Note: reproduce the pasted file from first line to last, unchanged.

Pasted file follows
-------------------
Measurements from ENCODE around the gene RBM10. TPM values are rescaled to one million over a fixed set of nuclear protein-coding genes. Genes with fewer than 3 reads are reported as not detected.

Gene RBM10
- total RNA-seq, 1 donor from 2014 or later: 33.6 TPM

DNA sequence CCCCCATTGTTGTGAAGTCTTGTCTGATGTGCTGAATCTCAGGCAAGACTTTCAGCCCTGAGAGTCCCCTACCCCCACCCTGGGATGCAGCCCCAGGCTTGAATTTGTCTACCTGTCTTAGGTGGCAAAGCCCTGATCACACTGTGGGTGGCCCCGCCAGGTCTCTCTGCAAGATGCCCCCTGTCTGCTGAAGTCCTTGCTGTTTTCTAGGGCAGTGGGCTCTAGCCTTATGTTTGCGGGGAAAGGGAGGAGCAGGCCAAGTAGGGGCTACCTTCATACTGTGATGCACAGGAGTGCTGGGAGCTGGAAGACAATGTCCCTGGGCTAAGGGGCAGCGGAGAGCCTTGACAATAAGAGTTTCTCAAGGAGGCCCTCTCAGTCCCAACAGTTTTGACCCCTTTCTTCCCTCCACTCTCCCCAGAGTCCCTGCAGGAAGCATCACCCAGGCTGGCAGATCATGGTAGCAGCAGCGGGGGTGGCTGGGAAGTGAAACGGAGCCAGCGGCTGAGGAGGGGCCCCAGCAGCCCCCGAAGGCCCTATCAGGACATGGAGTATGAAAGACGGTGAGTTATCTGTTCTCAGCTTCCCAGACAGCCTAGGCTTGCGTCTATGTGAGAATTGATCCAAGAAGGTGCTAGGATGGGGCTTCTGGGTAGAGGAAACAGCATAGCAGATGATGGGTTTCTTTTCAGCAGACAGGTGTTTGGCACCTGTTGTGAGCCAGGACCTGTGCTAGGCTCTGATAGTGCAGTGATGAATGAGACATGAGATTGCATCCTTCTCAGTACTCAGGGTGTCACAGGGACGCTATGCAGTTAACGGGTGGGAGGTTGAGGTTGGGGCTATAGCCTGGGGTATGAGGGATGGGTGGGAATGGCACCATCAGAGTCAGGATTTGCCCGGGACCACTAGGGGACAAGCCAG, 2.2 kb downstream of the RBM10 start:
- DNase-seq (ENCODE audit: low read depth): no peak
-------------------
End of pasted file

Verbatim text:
Measurements from ENCODE around the gene RBM10. TPM values are rescaled to one million over a fixed set of nuclear protein-coding genes. Genes with fewer than 3 reads are reported as not detected.

Gene RBM10
- total RNA-seq, 1 donor from 2014 or later: 33.6 TPM

DNA sequence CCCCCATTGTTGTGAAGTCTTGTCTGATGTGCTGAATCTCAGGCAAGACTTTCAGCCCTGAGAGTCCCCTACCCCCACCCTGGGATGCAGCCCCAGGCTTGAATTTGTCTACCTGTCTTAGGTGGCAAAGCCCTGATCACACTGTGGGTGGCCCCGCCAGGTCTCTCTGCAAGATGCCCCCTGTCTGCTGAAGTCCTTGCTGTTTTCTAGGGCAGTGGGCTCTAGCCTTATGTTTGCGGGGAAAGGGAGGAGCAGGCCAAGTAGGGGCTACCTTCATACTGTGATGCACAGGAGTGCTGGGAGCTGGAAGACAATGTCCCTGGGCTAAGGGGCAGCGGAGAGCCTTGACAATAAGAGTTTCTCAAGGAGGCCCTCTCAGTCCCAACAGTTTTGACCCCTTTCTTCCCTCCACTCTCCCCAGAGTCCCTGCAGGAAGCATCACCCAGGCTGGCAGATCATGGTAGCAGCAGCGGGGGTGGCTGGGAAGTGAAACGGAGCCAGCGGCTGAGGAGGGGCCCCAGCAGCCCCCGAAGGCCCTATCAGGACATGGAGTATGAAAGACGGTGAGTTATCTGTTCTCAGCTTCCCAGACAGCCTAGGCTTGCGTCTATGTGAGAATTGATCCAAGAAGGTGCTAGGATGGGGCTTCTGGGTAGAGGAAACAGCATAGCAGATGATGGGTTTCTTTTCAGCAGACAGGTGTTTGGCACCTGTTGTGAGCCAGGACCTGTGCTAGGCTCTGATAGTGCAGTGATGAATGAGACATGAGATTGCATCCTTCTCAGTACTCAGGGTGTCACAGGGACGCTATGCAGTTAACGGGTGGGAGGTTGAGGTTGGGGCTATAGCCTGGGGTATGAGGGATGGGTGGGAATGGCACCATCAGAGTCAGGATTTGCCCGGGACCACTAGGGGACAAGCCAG, 2.2 kb downstream of the RBM10 start:
- DNase-seq (ENCODE audit: low read depth): no peak